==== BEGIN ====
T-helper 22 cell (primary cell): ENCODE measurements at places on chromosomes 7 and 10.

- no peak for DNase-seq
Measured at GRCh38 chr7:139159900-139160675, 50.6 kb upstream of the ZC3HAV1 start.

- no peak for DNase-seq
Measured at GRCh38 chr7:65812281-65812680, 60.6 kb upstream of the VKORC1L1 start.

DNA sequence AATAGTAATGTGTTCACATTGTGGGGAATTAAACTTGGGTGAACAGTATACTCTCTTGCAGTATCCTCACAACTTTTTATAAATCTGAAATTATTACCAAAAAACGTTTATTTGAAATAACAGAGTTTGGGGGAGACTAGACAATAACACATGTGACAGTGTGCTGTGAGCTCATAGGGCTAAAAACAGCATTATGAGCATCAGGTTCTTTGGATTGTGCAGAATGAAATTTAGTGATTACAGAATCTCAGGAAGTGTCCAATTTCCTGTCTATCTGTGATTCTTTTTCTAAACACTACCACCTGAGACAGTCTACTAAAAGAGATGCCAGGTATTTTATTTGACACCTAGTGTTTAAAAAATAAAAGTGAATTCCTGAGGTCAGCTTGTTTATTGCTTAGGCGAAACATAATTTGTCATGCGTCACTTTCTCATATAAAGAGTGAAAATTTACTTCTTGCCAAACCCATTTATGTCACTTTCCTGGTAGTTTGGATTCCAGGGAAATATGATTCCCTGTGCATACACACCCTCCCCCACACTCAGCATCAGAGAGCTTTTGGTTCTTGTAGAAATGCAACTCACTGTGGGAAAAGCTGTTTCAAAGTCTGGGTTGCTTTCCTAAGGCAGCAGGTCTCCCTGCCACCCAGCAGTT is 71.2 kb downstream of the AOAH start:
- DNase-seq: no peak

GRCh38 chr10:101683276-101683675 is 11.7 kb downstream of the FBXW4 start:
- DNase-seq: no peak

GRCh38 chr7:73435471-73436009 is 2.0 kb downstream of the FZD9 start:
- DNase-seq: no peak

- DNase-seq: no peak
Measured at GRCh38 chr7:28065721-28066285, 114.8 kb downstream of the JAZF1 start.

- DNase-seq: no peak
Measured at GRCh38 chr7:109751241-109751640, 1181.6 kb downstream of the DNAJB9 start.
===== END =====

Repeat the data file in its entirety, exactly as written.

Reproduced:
T-helper 22 cell (primary cell): ENCODE measurements at places on chromosomes 7 and 10.

- no peak for DNase-seq
Measured at GRCh38 chr7:139159900-139160675, 50.6 kb upstream of the ZC3HAV1 start.

- no peak for DNase-seq
Measured at GRCh38 chr7:65812281-65812680, 60.6 kb upstream of the VKORC1L1 start.

DNA sequence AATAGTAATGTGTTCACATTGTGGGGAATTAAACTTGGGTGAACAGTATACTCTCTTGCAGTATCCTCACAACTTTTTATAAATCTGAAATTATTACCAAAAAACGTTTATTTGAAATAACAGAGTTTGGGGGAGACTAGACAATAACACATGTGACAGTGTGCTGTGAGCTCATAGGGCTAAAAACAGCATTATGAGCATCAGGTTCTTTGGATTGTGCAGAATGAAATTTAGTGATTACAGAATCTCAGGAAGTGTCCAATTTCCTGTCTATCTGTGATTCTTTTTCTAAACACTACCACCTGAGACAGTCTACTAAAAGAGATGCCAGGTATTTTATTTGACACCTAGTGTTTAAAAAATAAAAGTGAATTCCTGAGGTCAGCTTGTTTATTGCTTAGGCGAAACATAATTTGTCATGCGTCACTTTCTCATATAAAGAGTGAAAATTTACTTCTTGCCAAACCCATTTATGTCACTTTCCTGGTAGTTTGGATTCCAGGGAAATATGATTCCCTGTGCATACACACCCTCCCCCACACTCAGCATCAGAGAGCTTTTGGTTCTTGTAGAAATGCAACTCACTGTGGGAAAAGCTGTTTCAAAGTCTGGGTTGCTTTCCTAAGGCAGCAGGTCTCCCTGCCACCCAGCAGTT is 71.2 kb downstream of the AOAH start:
- DNase-seq: no peak

GRCh38 chr10:101683276-101683675 is 11.7 kb downstream of the FBXW4 start:
- DNase-seq: no peak

GRCh38 chr7:73435471-73436009 is 2.0 kb downstream of the FZD9 start:
- DNase-seq: no peak

- DNase-seq: no peak
Measured at GRCh38 chr7:28065721-28066285, 114.8 kb downstream of the JAZF1 start.

- DNase-seq: no peak
Measured at GRCh38 chr7:109751241-109751640, 1181.6 kb downstream of the DNAJB9 start.